Appellate Judge James A. Stewart thinks the word "boulangerie" sounds naughty.
"Like a village, you could find everything you needed…"
In 1975, filmmaker Agnès Varda didn't have to go far to find material for her documentary, Daguerréotypes. The Rue Daguerre's shopkeepers let Varda show their lives to the world, including public television viewers in the United States. While the film itself has faded a bit with age, the shopkeepers' daily work might shine even more brightly with time.
Daguerréotypes opens with a look at one of Varda's favorite businesses, a perfumery (actually it opens with an introduction by magician Mystag, but more on that later). The camera scans the perfumery's windows and interior shelves, lovingly revealing the range of bottles. Varda's daughter buys a cologne, discussing the purchase with the perfumer, as street noise provides background music. There are a lot of scenes like that in Daguerréotypes, with the camera just recording reality: stores cluttered with goods, opening the wooden shutters for the day, customers talking in the street.
That's not all there is, though. Varda isn't just doing cinema verite; she's creating an ode to the shops of Rue Daguerre. That's evident in her brief narration, which has a poetic rhythm. It's also evident when the magician returns, his performance at a local cafe intercut with scenes of the shopkeepers at work. Varda repeats this trick with scenes from an accordion shop, giving the shopkeepers a musical background instead of street noise. These juxtapositions suggest that what the butcher and baker do is more magical than an illusion with a bloody knife, and as artistic as a musical performance.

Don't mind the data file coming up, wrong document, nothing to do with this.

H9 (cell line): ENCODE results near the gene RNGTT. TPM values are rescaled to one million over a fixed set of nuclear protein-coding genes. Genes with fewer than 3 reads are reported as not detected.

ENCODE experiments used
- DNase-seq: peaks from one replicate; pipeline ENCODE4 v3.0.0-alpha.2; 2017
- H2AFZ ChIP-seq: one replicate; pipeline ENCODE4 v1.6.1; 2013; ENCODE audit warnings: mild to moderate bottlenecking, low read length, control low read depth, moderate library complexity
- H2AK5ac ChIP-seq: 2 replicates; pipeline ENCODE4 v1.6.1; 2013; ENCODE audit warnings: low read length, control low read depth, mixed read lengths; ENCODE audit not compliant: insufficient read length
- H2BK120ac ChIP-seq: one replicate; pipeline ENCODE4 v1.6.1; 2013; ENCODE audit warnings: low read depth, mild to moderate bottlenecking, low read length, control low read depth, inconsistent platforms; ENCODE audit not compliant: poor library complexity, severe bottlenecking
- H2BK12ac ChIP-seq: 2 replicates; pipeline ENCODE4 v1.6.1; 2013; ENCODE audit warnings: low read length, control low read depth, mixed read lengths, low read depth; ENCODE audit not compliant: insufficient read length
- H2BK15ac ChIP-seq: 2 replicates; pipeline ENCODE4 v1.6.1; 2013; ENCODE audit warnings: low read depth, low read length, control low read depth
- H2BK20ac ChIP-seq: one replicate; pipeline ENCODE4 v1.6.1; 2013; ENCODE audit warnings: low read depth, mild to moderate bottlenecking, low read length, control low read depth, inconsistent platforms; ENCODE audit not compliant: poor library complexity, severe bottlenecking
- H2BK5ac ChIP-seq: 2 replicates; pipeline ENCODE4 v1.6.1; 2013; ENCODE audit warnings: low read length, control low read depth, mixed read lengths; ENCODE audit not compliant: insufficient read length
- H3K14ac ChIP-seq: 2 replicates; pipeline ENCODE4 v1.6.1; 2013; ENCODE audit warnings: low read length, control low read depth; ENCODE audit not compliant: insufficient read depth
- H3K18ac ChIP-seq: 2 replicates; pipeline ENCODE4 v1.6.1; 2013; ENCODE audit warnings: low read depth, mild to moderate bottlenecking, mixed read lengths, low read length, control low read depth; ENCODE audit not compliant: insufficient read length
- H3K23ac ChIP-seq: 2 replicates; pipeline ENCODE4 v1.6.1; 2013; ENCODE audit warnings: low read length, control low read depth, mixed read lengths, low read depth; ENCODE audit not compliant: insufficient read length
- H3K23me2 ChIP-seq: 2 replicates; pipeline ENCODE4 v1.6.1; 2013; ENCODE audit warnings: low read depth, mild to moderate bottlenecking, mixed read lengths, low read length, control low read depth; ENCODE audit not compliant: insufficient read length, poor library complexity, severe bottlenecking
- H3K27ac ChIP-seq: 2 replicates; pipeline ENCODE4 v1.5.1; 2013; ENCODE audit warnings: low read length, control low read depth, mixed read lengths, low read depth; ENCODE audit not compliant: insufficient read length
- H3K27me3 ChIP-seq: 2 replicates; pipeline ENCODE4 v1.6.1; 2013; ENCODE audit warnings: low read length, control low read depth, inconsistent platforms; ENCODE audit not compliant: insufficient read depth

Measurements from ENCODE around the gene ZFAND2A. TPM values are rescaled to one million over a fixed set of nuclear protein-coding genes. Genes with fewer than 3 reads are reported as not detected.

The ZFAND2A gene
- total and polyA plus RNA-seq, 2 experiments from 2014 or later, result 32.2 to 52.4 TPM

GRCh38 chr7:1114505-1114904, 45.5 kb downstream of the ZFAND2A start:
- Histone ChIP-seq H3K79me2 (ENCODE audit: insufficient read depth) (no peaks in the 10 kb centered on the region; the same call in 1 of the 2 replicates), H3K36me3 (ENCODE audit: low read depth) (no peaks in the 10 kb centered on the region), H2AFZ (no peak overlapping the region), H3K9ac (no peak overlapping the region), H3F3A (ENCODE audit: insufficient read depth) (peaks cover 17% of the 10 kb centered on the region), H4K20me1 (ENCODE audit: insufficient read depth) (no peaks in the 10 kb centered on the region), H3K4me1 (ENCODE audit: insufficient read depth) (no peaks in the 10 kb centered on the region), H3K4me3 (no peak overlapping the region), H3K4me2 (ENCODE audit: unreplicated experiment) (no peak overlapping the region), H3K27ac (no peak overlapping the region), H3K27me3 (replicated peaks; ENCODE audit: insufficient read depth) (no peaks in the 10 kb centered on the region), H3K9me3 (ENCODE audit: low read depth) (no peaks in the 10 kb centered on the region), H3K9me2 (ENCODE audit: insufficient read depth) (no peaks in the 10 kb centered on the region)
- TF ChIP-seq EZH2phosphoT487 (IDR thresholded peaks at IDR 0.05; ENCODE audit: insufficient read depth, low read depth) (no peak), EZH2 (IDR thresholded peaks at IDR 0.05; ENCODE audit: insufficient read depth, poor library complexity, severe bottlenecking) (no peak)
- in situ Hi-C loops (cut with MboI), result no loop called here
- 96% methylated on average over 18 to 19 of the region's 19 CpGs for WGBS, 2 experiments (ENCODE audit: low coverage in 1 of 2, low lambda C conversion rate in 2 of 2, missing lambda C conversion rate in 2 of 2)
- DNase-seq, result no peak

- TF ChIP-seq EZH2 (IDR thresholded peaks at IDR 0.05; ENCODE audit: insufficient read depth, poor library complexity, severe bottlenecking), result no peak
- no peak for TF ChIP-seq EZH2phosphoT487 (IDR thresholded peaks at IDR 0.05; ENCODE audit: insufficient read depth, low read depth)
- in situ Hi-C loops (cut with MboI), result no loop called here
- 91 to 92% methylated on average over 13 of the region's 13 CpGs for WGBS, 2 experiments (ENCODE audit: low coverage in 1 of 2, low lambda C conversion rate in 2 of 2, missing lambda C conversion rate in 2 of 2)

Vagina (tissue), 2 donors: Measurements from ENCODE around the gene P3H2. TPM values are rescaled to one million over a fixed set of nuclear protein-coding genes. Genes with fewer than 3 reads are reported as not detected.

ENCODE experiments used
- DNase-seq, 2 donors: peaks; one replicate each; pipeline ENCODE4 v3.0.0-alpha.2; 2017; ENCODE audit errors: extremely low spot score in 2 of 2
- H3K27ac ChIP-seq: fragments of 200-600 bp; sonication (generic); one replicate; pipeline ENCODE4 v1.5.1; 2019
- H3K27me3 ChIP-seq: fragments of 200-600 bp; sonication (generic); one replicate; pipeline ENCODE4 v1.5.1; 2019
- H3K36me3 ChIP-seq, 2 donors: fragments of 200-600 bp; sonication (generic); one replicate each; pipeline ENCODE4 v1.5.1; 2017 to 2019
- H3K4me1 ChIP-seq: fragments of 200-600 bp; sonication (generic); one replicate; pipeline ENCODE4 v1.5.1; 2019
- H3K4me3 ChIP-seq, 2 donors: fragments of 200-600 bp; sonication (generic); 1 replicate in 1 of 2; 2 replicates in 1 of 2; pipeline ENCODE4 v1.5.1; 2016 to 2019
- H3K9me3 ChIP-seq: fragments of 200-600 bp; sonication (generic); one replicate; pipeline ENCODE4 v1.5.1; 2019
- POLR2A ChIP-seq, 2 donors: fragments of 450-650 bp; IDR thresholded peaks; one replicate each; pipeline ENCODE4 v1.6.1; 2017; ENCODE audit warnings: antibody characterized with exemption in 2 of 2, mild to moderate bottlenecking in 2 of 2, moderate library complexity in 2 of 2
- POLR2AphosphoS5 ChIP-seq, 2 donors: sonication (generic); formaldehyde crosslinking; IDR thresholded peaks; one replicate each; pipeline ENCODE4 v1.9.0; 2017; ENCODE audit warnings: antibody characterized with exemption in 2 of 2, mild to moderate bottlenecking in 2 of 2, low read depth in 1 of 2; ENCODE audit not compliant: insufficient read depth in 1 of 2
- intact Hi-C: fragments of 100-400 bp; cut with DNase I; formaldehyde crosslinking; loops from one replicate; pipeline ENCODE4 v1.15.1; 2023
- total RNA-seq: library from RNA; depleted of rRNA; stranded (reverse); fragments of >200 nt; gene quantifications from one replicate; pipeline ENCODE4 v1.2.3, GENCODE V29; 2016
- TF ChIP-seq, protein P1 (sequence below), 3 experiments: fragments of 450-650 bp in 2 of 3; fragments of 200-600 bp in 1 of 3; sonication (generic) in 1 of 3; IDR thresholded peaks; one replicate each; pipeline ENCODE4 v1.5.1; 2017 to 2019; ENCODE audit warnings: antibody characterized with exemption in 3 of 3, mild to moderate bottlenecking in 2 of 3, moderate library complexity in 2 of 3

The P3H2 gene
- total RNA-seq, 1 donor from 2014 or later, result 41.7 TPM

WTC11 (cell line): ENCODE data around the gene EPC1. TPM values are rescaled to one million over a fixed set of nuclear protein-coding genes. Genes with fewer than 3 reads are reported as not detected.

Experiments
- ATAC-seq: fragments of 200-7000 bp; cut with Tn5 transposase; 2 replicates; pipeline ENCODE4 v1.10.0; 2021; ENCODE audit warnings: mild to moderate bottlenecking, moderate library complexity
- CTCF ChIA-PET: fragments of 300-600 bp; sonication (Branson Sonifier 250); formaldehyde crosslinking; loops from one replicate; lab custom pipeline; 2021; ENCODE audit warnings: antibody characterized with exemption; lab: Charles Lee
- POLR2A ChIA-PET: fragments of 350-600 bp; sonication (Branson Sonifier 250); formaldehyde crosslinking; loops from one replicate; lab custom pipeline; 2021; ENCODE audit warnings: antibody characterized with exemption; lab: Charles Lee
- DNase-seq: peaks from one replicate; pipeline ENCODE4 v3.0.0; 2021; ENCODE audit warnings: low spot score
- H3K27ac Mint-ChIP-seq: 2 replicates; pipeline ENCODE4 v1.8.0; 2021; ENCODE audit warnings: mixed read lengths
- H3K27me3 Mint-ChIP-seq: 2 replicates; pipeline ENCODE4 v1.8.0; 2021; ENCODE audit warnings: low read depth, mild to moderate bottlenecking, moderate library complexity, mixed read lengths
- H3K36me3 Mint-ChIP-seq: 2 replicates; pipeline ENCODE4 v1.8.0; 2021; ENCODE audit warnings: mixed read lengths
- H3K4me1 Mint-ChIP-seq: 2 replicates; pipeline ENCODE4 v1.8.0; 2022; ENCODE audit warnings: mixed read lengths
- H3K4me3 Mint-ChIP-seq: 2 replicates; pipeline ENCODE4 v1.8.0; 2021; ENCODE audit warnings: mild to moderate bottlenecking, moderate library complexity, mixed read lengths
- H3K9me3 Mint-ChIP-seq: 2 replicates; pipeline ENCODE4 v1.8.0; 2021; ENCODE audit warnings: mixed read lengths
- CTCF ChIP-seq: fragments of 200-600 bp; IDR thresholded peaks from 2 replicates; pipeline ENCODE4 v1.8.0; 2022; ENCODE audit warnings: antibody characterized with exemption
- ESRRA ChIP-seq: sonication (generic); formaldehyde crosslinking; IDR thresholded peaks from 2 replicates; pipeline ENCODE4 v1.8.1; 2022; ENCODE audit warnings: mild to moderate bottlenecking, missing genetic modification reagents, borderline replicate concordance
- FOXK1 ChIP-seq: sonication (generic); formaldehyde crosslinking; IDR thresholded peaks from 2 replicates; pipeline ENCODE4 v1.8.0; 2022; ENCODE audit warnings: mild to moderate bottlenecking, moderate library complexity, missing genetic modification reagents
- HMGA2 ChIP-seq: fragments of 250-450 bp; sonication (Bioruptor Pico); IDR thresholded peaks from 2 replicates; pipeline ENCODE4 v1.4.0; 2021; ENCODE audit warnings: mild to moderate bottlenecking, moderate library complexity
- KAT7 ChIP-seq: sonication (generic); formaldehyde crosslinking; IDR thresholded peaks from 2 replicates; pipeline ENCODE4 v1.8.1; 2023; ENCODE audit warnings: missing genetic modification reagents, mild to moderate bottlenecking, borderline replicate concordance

Most of the documentary does rely on ambient sound, so you might be able to hazard it without the subtitles, but there are a few scenes—as when a few of the street's merchants are asked about their dreams and their Sundays off—when the interviewer takes over.
The picture, of course, has flecks and fading. The ambient sound will really make you feel like you're on the spot, catching the bits of gossip in passing.
A short, "Rue Daguerre in 2005," shows that the accordion shop remains and talks to a couple of people who factored in the 1975 film: a grocer who had just moved into the neighborhood before Varda started filming and a woman who was training for a professional skating career. There are also glimpses of the current street and a postcard view from the 1400s.
Other features include "Bread, Painting and Accordion," which includes bits of a comedy short shot in the local boulangerie (a bakery, in case you didn't know); a look at the Fete de la Musique in 2005; and examples of daguerrotypes from a museum exhibit. The "also by Agnes Varda" section hides a short film, "T'as de Beaux Escaliers, Tu Sais…," which uses film techniques and clips to honor the Cinémathèque. A booklet features a short essay by Varda.
Daguerréotypes isn't quite enough to make you feel like you like a resident of Rue Daguerre circa 1975—nothing could do that—but it will at least make you feel like you're really there for a visit. The extras do a good job of putting the movie in current perspective.
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